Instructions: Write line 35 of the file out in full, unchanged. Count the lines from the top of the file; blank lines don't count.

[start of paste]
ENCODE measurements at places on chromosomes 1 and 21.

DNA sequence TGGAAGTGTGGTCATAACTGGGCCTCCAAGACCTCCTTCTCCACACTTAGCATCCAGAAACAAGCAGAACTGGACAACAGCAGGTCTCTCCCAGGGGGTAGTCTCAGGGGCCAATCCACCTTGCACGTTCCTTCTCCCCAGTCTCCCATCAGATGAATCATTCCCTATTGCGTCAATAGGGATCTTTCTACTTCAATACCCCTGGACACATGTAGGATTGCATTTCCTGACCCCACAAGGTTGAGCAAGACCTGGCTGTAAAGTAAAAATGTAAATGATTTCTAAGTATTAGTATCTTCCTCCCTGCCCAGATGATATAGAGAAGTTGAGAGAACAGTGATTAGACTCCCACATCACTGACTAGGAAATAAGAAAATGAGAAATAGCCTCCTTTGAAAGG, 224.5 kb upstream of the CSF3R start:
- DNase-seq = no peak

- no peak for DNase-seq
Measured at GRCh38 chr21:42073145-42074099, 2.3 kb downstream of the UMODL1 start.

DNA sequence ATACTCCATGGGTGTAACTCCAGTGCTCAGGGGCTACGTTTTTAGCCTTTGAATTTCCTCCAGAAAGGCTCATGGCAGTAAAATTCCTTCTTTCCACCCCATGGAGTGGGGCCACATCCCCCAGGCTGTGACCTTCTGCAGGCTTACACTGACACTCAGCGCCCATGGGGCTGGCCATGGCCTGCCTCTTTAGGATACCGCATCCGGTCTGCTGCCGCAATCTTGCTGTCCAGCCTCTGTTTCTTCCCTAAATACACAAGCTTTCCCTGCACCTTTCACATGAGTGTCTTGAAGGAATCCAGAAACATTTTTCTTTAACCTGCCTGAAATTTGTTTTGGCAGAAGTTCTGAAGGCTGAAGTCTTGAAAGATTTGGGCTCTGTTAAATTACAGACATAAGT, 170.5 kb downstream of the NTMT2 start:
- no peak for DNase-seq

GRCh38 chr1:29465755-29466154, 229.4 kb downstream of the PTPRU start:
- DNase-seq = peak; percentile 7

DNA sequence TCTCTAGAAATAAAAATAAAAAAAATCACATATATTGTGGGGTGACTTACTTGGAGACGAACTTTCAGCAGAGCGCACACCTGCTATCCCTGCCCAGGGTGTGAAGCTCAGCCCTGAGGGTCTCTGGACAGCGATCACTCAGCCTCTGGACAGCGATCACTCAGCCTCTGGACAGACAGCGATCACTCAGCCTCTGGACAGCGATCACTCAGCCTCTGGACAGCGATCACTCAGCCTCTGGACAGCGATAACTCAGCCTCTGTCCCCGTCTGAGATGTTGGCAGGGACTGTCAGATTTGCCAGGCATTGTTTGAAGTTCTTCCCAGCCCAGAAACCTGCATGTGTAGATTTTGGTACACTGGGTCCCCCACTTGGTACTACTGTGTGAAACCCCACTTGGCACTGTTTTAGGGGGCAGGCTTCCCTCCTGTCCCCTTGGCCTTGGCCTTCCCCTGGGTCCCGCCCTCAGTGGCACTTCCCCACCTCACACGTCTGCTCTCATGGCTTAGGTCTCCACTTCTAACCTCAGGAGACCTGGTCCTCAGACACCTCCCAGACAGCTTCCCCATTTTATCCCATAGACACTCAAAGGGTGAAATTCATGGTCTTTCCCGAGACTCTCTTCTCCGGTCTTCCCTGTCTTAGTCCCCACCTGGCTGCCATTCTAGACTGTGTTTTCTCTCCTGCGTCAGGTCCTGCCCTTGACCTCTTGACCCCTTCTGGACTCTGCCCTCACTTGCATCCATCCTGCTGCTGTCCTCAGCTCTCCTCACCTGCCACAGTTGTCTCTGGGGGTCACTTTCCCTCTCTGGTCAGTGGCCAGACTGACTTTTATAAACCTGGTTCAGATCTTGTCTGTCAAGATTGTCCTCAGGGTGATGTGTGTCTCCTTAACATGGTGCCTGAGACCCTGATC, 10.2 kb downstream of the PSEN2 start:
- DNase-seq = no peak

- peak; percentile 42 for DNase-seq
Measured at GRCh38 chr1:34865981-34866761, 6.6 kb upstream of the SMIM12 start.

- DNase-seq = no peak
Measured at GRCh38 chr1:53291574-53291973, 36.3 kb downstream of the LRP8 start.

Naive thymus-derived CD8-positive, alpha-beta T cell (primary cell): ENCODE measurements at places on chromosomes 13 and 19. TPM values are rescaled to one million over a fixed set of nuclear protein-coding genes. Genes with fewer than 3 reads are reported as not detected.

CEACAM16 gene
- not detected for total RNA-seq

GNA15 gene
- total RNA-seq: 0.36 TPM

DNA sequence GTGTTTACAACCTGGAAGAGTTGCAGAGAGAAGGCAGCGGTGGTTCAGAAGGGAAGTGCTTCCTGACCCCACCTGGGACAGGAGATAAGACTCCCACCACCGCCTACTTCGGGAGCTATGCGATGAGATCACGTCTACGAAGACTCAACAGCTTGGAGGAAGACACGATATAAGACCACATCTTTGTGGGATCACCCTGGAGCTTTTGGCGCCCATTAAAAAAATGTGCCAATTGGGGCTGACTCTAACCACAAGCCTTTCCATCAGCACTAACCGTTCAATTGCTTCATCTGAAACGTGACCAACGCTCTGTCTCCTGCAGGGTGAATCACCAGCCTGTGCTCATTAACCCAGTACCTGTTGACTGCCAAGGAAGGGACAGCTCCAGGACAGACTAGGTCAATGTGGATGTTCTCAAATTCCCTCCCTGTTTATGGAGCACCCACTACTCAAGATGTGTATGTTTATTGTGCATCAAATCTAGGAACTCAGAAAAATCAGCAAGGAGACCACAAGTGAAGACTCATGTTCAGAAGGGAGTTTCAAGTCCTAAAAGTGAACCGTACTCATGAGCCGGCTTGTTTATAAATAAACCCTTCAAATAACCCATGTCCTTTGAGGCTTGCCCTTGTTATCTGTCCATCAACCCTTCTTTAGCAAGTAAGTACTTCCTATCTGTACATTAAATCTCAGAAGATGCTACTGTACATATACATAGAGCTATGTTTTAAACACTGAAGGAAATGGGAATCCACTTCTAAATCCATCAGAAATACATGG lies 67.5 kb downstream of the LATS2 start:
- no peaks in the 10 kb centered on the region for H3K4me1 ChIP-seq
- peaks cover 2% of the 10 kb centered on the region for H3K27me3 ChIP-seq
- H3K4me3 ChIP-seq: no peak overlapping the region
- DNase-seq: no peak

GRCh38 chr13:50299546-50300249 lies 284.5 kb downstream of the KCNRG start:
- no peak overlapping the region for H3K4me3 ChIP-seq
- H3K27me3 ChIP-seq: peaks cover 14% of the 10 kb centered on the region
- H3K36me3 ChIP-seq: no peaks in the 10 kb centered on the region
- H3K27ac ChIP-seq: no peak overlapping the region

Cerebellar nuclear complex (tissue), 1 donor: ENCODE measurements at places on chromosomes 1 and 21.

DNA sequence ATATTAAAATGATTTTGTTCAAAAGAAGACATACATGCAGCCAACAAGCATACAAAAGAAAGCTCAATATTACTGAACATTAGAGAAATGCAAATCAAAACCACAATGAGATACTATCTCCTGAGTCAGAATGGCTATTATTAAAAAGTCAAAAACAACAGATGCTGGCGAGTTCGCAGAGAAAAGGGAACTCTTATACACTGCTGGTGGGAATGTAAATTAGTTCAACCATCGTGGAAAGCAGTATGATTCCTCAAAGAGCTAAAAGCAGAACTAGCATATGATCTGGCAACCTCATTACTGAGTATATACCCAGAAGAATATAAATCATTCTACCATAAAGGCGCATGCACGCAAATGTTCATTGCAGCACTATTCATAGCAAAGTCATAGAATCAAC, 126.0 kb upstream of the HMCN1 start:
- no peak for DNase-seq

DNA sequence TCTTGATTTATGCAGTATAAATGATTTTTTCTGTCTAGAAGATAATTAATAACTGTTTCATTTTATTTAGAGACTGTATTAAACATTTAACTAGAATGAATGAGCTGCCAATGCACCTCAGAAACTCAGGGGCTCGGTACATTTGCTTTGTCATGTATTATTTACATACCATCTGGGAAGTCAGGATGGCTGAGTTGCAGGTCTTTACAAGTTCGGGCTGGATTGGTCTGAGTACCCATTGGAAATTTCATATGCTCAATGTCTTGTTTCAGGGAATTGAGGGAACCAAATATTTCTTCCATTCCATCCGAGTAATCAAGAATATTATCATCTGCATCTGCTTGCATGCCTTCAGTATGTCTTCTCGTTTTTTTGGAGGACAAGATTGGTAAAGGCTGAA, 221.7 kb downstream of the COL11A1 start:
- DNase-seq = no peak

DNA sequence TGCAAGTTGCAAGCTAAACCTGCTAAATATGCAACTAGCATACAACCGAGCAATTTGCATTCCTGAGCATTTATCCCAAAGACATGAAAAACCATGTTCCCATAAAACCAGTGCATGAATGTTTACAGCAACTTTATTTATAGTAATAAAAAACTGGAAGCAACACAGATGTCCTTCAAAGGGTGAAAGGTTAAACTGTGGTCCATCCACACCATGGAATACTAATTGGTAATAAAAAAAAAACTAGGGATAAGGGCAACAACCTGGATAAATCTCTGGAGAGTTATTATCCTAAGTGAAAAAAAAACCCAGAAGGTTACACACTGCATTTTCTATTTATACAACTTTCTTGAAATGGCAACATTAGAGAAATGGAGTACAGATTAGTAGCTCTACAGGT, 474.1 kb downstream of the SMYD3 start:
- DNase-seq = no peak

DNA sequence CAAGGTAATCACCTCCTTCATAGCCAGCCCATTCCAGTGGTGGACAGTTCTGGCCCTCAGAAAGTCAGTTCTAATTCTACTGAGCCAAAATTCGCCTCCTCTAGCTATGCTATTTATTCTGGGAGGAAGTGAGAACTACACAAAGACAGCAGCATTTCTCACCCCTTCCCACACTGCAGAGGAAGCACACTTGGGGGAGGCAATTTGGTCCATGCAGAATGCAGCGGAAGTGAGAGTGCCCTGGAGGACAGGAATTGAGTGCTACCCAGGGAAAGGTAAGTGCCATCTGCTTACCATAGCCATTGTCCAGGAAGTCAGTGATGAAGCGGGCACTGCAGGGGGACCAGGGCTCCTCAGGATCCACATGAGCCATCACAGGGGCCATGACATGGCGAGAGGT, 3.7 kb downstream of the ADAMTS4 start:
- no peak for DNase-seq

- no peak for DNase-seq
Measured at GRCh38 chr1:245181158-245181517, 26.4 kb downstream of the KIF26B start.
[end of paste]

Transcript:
- DNase-seq = no peak